In the audience, Henri Malosse, former president of the European Economic and Social Committee called for the EU to set up better mechanisms to trace the funding of Brussels based NGOs, especially those who abuse the system. He also criticized the uneven playing field whereby large corporations and high-net worth individuals use secretive schemes to channel money to off-shore tax havens.

Mukhtar Abylazov was released from prison by French authorities in December 2016. Russia, Ukraine and Kazakhstan have requested that he is extradited. Meanwhile, Ablyazov is believed to be asking for asylum in Belgium or other countries in the EU. Schwalba-Hoth said that he “did not find it likely that Belgian authorities would grant Abylazov asylum”. And Cartwright argued that Ablyazov and other financial fraud fugitives should be brought to justice and also highlighted the importance of a fair and balanced trial and process. In the meantime, BTA Bank is still trying to recover the several billion euro that are believed to remain hidden in various off-shore tax havens.

Corporate tax rules

Commission launches new learning portal for tax and customs professionals across the EU

EU Reporter Correspondent

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The European Commission has launched a new EU learning portal offering tax and customs professionals across the EU an opportunity to build, upscale or share their knowledge on important topics in the field. Capitalising on the advantages of online learning, it aims to build common expertise and improve the skills of customs and tax professionals working in national administrations and authorities, businesses, academia and researchers in the field of tax and customs, with some specific content for staff of public administrations.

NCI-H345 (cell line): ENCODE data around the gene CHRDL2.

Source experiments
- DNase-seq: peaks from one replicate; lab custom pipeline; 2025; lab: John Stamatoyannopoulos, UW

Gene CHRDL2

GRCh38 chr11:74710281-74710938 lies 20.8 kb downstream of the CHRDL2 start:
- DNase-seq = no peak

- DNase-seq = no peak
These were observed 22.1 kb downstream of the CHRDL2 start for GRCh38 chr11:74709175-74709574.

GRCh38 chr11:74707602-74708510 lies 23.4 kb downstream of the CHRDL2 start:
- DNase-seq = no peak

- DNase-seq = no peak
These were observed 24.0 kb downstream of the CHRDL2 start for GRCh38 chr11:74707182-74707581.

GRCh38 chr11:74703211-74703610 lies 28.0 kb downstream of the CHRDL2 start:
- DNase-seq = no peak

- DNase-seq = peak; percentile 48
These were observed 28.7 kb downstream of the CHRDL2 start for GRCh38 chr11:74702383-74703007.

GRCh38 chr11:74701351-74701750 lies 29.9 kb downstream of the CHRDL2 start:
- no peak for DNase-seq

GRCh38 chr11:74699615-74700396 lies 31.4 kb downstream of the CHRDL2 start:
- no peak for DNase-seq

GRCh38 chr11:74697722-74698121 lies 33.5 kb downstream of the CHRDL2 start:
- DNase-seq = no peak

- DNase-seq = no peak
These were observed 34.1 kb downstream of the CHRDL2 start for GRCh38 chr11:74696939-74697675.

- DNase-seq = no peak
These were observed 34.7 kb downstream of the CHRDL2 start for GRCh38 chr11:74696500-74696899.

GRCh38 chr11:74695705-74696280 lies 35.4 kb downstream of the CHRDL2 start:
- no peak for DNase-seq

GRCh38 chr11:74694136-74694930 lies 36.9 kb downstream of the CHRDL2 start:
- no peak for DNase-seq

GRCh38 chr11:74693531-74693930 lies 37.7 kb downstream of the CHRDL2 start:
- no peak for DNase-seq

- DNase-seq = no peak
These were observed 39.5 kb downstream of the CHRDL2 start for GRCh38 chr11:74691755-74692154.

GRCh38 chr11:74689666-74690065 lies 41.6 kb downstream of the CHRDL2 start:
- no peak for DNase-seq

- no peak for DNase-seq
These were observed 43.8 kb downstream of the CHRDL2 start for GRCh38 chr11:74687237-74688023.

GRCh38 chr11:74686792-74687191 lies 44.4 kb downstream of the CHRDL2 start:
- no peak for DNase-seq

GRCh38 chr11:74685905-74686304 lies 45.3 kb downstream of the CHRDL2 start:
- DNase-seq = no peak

The new portal includes a combination of different learning formats – from self-paced learning and development to interactive exchanges of best practices - and should help to modernize customs and tax competencies in the EU by providing a new way for people working in the field to share experiences and knowledge. It can also help professionals to build common skillsets to address shared challenges, such as fraud, tax avoidance and digitalisation. Tax and customs play a vital role in our societies and in the functioning of the EU's Single Market by ensuring efficient revenue collection, contributing to the prosperity of businesses, supporting the safety and security of citizens, and by facilitating legitimate trade. Customs and tax professionals and their administrations and enterprises must be able to respond to and anticipate change to remain effective in a constantly evolving social, political and economic global context. More details and the new learning portal can be found here.

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Economy

Gentiloni says digital levy to fund NextGenerationEU will be proposed by summer

Catherine Feore